Tuesday 21 February 2017

Martin Breheny: Rossies risk going off the rails

Published 19/10/2016 | 02:30

Kevin McStay and Fergal O’Donnell in conversation during the SFC qualifier defeat to Clare – a game which proved their last as Roscommon joint managers. After a parting of the ways, McStay is set to take the reins on his own. Photo by Brendan Moran/Sportsfile
Kevin McStay and Fergal O’Donnell in conversation during the SFC qualifier defeat to Clare – a game which proved their last as Roscommon joint managers. After a parting of the ways, McStay is set to take the reins on his own. Photo by Brendan Moran/Sportsfile

As Roscommon prepared to leave Letterkenny in high spirits after beating Donegal last March, Kevin McStay attempted to put context on an unexpected four-match winning run.

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They had beaten Cork, Kerry, Donegal (all away) and Down (home), leaving Dublin as the only ones ahead of them on the Division 1 table. They had, effectively, secured a semi-final place with two games remaining. Not bad for a team that started the campaign as odds-on favourites for relegation.

"Today, we started looking like a Division 1 team who deserves on merit to be here," said McStay.

A month later, Roscommon were trimmed by Kerry in the semi-final. By mid-July, they were retreating from Castlebar after being flattened by Galway in the Connacht final replay and six days later their season was over following a six-point defeat by Clare.

Come early September and the aftermath of the slump prompted the departure of Fergal O'Donnell, who had linked up with McStay on a joint-managerial ticket last autumn. Selectors Stephen Bohan and David Casey also left.

O'Donnell's parting shot was direct and feisty. He claimed that "a concerted effort has been made (outside of management and players) to undermine and disparage us".

The statement added that the departures were made "with a view to removing the inevitable distraction that would result from a potentially divisive contest for the position of manager between myself and Kevin (McStay)."

It was a long way from the excitement which followed the dual appointment on a so-called dream ticket last October. And, in an interview in our Championship 2016 magazine in May, McStay spoke of his admiration for the former Roscommon senior and minor manager and how he would not have become involved without O'Donnell.

It's reasonable to assume from O'Donnell's statement last month that the relationship between the two men fractured during the summer. Why else would O'Donnell leave and mention the possibility of a 'divisive contest' with McStay?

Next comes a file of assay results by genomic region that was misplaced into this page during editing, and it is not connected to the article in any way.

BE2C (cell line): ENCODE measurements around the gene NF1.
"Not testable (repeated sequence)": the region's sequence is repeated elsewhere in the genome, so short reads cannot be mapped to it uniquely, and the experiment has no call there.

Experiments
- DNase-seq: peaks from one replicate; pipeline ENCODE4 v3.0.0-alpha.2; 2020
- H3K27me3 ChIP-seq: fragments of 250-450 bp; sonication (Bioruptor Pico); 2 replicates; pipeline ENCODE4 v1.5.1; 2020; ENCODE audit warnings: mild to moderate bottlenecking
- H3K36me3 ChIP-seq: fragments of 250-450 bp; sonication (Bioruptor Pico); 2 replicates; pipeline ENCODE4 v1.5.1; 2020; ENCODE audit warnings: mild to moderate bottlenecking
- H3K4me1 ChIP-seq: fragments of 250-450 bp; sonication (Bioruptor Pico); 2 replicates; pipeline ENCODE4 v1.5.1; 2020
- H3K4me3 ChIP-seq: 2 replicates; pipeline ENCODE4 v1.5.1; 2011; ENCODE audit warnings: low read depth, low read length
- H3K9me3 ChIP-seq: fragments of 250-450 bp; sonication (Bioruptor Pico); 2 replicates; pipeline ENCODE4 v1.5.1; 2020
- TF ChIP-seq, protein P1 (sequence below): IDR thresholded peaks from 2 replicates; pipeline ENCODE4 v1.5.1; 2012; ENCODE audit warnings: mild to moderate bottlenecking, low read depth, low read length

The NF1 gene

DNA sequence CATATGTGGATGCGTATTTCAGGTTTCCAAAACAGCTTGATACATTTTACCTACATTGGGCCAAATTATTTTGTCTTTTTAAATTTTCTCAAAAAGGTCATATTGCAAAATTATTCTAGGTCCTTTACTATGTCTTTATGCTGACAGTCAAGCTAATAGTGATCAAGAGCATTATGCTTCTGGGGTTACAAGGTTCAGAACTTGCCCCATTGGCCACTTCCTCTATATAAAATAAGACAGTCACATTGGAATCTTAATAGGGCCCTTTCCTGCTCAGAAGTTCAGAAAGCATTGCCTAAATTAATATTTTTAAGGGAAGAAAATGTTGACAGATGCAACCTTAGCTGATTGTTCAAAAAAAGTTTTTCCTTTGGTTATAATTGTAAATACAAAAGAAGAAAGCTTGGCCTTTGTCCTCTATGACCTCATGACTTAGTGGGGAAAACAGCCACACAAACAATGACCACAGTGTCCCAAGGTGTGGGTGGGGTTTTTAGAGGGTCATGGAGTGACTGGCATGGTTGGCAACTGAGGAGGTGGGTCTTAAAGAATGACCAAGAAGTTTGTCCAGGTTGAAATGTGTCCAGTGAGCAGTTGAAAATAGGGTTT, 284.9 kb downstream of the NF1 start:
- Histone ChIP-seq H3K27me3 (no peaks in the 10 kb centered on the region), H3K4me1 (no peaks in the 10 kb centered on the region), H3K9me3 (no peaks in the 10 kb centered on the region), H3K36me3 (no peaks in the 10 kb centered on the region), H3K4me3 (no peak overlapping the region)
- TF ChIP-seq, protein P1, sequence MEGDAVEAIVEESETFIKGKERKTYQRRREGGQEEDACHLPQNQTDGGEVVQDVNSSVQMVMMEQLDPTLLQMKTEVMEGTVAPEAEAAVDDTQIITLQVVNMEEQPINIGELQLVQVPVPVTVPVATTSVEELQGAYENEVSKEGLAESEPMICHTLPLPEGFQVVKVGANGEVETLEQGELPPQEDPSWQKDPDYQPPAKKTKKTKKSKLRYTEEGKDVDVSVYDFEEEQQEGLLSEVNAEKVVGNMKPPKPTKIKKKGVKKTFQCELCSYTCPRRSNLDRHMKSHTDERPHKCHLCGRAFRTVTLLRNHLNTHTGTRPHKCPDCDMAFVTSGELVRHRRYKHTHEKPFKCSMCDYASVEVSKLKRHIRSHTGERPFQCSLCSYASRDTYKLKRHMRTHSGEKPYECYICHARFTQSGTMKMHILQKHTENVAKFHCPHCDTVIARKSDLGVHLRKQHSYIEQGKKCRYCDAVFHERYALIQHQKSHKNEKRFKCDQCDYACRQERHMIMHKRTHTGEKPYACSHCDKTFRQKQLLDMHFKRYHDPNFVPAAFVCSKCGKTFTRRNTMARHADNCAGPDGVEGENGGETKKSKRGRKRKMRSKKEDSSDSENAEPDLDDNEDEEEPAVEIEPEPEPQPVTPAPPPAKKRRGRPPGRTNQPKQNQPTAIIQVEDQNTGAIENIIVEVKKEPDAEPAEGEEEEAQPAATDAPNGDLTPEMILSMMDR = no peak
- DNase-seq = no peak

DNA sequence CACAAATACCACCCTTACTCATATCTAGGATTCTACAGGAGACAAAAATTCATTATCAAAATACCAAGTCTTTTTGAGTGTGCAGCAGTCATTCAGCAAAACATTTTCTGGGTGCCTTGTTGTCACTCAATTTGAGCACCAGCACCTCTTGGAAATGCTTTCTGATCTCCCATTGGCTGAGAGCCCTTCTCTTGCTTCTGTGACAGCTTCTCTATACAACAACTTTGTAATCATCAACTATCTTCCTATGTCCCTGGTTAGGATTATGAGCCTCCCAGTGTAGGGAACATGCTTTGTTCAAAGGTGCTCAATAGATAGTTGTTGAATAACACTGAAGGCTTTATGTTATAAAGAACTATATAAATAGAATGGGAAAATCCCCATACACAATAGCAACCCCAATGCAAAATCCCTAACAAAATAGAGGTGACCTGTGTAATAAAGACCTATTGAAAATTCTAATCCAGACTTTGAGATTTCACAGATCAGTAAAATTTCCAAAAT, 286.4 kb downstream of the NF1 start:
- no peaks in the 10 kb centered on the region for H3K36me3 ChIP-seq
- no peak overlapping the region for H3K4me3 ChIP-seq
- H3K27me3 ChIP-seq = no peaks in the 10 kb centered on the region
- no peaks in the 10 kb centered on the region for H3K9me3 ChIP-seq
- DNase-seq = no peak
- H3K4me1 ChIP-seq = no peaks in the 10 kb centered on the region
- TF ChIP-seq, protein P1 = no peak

Of course, a lot changed after mid-March. Up to then, Roscommon had won four of five games against top-line opposition but managed only two more wins, against New York, where they were lucky to survive, and Leitrim in eight league and championship outings over the next four months.

O'Donnell's departure appeared to have left the way clear for McStay to continue as the main man, but the position was re-opened and attracted the interest of Roscommon U-21 manager Nigel Dineen. However, it too ended with a withdrawal last week and a statement where Dineen expressed "strong reservations about the integrity of the selection process".

He claimed that "similar influences are at play behind the scenes, which were clearly prevalent at the time of the demise of the O'Donnell/McStay joint-management structure".

So who are the mysterious forces that O'Donnell and Dineen spoke about? Is their power real or imaginary? And what's their motivation? If that isn't intriguing enough, the question of the players' attitude also arises.

It's reported that they are divided in their approach on who they want in charge for 2017. They are unlikely to force the issue but it can't be very comfortable territory for McStay if a section of the dressing-room is less than enthusiastic about the regime.

Misgivings

Of course, the misgivings could be attributable to loyalty to O'Donnell rather than doubts about McStay but nevertheless it's an unwelcome distraction.

The danger for Roscommon, a county with a history of managerial upheaval, is that the latest outbreak of turbulence will set them back at a time when the county is perceived to have lots of talent.

Roscommon got a very favourable draw in next year's Connacht championship - London or Leitrim stand between them and a place in the final - but first there's a Division 1 campaign to be negotiated in the following order: Tyrone (a) Donegal (h),Mayo (a), Kerry (h),Monaghan (a), Dublin (a), Cavan (h).

Working through that will be difficult enough without any residue unease from the messy saga which has been played out in recent weeks. I wonder if McStay gets any pangs of regret over swapping 'The Sunday Game' and his Evening Herald column for all this?

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